Thanks for a nice introduction to Colleen and this book, Robbie. I read a few entries to TankaTuesday Poetry Challenge, and I always enjoy them. It’s nice to know more about the sponsor.

    Liked by 3 people

  4. I just adore the way Colleen makes writing syllabic poetry accessible to everyone with her prompts, clear instructions, and kind comments. It’s been a joy to learn, practice, and participate. Thanks so much to Colleen and Jules for the journal, and I’m delighted that you enjoyed “Moon-spun,” Colleen. I look forward to your challenges in 2022. Thanks for sharing, Robbie, and for hosting, Kaye Lynne.

    Liked by 3 people

  5. Jim Borden says:

    a wonderful interview and review…

    Liked by 3 people

  6. Gwen M. Plano says:

    Lovely, lovely, Robbie. Colleen has taught us all so much about poetry through her TankaTuesday Poetry Challenge. And, like you, I thoroughly enjoyed The Moons of Autumn. Thank you for sharing her with your readership. 💗

    Liked by 3 people

  7. Jan Sikes says:

    I love this interview with Colleen! I recently finished absorbing The Moons of Autumn and loved it! It isn’t a book that needs to simply be read, but literally absorbed. Thank you for sharing this interview, Robbie!

    Liked by 3 people

  8. I’m greatly looking forward to what Colleen has in store for 2022! Thank you for featuring her here. I enjoyed the interview.

    Liked by 3 people

  9. Reblogged this on Word Craft: Prose & Poetry and commented:
    Robbie Cheadle and Kaye Lynn Booth are the best hosts! Thanks for having me over and thank you for the wonderful review of Word Weaving #1. ❤

    Liked by 2 people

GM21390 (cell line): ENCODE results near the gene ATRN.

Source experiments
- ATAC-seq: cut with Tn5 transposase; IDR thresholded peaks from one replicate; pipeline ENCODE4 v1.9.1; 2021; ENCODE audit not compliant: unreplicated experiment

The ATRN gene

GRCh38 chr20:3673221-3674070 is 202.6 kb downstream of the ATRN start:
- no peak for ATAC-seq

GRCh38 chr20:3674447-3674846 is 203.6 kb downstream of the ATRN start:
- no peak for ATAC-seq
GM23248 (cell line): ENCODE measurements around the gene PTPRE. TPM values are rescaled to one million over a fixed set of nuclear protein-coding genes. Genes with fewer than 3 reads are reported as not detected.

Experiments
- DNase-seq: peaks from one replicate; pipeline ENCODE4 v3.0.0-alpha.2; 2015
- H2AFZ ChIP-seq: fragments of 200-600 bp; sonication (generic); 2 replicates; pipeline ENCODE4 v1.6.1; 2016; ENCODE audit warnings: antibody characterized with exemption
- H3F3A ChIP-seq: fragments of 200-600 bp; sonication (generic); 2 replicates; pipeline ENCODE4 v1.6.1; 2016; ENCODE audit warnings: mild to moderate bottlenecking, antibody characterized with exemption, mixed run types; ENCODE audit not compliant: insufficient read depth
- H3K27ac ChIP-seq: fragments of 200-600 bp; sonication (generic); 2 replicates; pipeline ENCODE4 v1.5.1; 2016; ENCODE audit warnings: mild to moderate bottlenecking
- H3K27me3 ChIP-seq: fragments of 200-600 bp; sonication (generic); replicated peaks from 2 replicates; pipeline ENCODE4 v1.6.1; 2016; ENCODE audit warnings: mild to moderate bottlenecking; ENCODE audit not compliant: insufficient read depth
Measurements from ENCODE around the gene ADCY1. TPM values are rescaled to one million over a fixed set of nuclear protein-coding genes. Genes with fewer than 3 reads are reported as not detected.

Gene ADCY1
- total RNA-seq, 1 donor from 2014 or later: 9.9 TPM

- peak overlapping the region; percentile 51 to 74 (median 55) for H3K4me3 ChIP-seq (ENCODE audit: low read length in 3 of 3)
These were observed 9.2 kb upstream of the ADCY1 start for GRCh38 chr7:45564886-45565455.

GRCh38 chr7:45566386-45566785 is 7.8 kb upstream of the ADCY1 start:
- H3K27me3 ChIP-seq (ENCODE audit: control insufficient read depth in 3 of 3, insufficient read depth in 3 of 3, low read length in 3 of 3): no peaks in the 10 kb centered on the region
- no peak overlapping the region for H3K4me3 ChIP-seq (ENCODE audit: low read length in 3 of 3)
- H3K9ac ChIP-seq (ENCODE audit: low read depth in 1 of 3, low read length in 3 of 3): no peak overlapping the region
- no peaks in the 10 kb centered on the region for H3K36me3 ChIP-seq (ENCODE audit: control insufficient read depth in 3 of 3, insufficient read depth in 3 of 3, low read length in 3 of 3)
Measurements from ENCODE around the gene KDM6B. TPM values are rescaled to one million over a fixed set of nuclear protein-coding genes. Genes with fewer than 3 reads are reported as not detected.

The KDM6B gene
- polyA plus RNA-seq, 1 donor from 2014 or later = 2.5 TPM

10. merrildsmith says:

    I enjoyed this interview with Colleen very much. She always has a kind word to say to other poets, and it’s wonderful to see it reciprocated.

    Liked by 3 people

  11. kittysverses says:

    This is a lovely interview. 🙂

    Liked by 3 people

  12. D.L. Finn, Author says:

    What a great interview 🙂 I loved not only being a part of the book but enjoyed reading all the talent I was surrounded by!

    Liked by 3 people

  13. Jules says:

    A delight ~ Thank you for supporting ‘Poetry’.
    Colleen is great to work with too ~JulesPaige

    Liked by 3 people

    • And Jules is a gem! She always has the best ideas! Thanks so much for all you do, Jules. ❤

      Liked by 2 people

    • Hi Jules, lovely to see you. A wonderful anthology and I will endeavor to participate if you decide to publish another one. I had no poetry inspiration while my dad and son were sick, but I’m writing again now.

      Liked by 2 people

      • Jules says:

        I know some folks like journaling… I’ve tried that a few times. Even just a gratitude journal where they write three good things that happened during the day. My poems are my journal. 🙂

        However you are inspired, enjoy what you write. Fiction, fact, or poetry 💜

        While Blogging is fun and gives us both and outlet and purpose at times; real life and what transpires in it always has the first row seat in what we can manage.